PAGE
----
United States v. Jones, 5:20-CR-50141(03)-JLV

Decision Date12 October 2021
Docket Number5:20-CR-50141(03)-JLV
PartiesUNITED STATES OF AMERICA, Plaintiff, v. TRACY JONES, a/k/a Tracy Wilcox, Defendant.
CourtU.S. District Court — District of South Dakota


TRACY JONES, a/k/a Tracy Wilcox, Defendant.

No. 5:20-CR-50141(03)-JLV

United States District Court, D. South Dakota, Western Division

October 12, 2021



Drug Task Force agents arrested Tracy Jones, a/k/a Tracy Wilcox (Jones), on a federal warrant for conspiracy to distribute methamphetamine and questioned her after she waived her Miranda rights. Agents then took her to jail where, for some inexplicable reason, she sat for 37 days before a magistrate judge finally saw her. She moves to dismiss the case against her or, in the alternative, to suppress her statements to agents, on several grounds. Because Jones is not entitled to a dismissal or suppression, the Court recommends that her motion (including the amendment to it) be denied.


On November 17, 2020, FBI Special Agent Dan Cooper and Oglala Sioux Tribe Criminal Investigators Derek Puckett and Jon Archambeau, all agents of the Badlands Safe Trails Drug Task Force, arrested Jones and others on federal warrants as part of a “sweep” conducted of the Martin, South Dakota area. Within two hours or so of her


arrest, agents interviewed Jones at the Bennett County State's Attorney's Office in Martin. Cooper explained to her that she would be transported the next day to the Pennington County Jail in Rapid City, to be booked and housed, and then would see a judge on the federal charge. While in the company of arresting agents, Jones signed a Miranda advisement form, acknowledging she understood her rights, agreed to speak with agents and did so. During her conversation with them, Jones provided information on several other persons, in and around Martin and Rapid City, and their drug activities. Jones also spoke about her own methamphetamine distribution and her supply sources.

Task Force agents did not elicit any statements from Jones after Investigator Archambeau handed her over to jail officers on November 18. Nor did agents conduct any follow-up interviews with Jones, or attempt to get her to talk, while she was in jail or at any later time.

The Government originally maintained a Task Force agent provided phone notification on November 18 to the magistrate judge's chambers and to the United States Marshals Service (USMS) that Jones had been arrested on the federal offense and was in custody at the Pennington County Jail. After receiving the call, the Government says, the USMS picked Jones up, drove her to the USMS office for processing, and returned her to the Jail. Jones asserts no one ever advised the magistrate judge that she was in custody and needed to be seen until just before her December 23 initial appearance. In support of her assertion, Jones points to the judge's on-the-record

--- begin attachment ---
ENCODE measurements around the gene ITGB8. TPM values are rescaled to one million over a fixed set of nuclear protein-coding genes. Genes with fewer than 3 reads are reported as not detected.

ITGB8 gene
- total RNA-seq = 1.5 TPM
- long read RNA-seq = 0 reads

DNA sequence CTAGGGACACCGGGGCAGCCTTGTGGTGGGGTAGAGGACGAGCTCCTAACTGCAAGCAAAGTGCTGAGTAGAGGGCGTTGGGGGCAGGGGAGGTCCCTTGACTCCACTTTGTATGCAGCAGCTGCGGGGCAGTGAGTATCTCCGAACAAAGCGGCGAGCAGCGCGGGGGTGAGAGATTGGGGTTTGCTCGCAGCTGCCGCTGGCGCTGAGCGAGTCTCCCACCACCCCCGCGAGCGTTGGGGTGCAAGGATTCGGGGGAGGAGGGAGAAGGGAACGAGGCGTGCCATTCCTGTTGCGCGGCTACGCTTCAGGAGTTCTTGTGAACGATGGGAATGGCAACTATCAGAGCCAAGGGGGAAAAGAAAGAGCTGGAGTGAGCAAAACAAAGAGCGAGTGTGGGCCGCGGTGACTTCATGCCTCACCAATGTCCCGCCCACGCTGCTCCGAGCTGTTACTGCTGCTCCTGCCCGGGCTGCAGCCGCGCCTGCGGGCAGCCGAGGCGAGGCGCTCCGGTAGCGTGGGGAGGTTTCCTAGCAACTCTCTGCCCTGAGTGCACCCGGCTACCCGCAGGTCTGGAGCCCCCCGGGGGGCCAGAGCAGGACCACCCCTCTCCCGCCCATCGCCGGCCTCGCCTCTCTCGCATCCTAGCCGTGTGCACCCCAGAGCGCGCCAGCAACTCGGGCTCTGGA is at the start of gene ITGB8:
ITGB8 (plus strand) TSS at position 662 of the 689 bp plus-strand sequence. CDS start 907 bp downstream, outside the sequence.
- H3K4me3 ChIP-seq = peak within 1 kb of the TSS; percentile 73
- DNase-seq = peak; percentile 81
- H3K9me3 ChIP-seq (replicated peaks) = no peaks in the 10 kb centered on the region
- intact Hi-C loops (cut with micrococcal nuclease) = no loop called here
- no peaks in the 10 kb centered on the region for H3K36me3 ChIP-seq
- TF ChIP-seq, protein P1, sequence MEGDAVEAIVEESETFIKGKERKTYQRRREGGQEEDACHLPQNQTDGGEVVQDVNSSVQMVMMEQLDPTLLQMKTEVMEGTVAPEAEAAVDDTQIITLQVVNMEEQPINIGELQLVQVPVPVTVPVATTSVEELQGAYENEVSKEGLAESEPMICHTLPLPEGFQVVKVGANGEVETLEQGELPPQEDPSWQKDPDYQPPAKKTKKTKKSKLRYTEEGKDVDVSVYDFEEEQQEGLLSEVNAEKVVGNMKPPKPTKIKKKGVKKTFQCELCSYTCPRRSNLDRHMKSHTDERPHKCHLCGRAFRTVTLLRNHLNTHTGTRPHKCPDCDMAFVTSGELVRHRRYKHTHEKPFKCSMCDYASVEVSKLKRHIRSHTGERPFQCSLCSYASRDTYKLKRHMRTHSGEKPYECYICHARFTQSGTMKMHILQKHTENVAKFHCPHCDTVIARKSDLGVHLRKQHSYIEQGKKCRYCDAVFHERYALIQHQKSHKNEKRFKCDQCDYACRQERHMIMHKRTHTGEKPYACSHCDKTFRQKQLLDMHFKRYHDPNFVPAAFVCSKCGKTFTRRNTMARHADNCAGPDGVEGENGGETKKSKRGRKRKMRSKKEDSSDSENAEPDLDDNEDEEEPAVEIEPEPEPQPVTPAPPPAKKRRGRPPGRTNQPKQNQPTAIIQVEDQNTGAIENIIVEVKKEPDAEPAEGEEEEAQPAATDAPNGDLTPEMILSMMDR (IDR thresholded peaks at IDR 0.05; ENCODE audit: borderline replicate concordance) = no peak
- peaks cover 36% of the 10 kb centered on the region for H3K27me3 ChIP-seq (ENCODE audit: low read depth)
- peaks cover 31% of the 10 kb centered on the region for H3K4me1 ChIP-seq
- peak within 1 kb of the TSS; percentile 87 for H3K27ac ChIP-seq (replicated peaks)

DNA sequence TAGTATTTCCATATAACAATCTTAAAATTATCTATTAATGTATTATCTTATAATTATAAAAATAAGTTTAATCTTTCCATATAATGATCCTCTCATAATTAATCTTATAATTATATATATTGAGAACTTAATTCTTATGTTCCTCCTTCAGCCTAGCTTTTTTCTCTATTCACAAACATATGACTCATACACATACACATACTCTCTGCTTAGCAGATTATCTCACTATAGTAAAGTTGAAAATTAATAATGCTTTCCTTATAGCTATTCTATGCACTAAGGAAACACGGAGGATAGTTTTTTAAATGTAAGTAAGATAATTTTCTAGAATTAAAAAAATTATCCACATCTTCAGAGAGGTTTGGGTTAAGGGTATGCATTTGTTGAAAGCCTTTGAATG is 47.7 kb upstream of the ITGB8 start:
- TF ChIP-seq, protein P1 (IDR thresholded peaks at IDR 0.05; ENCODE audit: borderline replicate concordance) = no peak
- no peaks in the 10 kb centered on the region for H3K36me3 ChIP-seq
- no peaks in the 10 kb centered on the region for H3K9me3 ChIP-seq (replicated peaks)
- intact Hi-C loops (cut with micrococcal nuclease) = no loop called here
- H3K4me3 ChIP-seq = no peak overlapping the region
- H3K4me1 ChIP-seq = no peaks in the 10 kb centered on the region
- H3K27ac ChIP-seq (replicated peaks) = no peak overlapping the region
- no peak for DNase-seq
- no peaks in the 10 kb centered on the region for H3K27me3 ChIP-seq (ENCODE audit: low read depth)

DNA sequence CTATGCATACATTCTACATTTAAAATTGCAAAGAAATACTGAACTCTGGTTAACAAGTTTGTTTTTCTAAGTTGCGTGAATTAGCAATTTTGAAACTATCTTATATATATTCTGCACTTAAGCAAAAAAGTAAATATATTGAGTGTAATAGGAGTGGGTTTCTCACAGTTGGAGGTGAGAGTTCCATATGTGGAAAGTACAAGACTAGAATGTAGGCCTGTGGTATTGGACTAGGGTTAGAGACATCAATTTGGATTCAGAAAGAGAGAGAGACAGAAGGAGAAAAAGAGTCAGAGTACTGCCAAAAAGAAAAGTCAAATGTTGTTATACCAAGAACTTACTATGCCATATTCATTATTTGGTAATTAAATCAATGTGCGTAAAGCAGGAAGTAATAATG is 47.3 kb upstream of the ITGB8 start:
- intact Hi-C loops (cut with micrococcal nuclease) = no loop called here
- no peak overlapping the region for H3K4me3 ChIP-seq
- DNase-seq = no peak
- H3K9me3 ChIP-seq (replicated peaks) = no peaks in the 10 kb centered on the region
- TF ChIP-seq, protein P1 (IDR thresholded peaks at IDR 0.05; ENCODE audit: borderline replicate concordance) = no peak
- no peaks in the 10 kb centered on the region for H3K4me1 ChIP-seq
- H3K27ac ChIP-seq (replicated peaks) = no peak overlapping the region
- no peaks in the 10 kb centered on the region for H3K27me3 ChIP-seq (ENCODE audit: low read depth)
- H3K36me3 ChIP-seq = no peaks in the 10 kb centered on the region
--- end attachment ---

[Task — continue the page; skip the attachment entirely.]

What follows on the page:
statement during the hearing that day: “For some reason we were not notified-- our office wasn't -- that she was taken into custody.”[1]

Because of the COVID-19 pandemic in November and December 2020 (and for much of that year), most federal criminal defendants appeared for their hearings by video from the Jail. Because of this arrangement and the corresponding lack of any need to bring defendants to court, arresting agents typically were not informed of when a particular defendant was scheduled to make his/her first court appearance before the judge.

Jones secured released on December 23 after spending 37 days in jail. She later moved to dismiss the drug charge against her, under the Due Process Clause of the Fifth Amendment or to suppress her statements because they were obtained in violation of 18 U.S.C. §3501 and the McNabb-Mallory rule.[2]

At the motion hearing, Jones presented evidence that a Task Force agent did indeed contact the magistrate judge's chambers on November 18. But that evidence showed the agent said nothing about Jones in the voice message he left. By contrast, the Government offered no evidence (other than a “belief”) to back up its contention that law enforcement notified the judge or her staff of Jones's arrest on, or shortly after, November 18. Faced with proof problems, the Government conceded, to decide Jones's


motion, that no notice had been given to chambers and that the Court could determine what the remedy should be for Jones's five plus week delay in presentment.[3]


Jones claims that the way she was first presented to the magistrate judge, after arrival in Rapid City, violated her procedural rights under the Federal Rules of Criminal Procedure. She directs the Court's attention to Rule 5, which generally requires that upon arrest a defendant must be taken before a magistrate judge “without unnecessary delay” in the district where he/she was arrested.[4] Because she did not see a magistrate judge until December 23, 2020, Jones argues that she was not promptly presented as required by the Rule. Based on this perceived defect in proper procedure, she urges the Court to dismiss the indictment against her or, at a minimum, suppress those statements made in violation of her prompt right to presentment.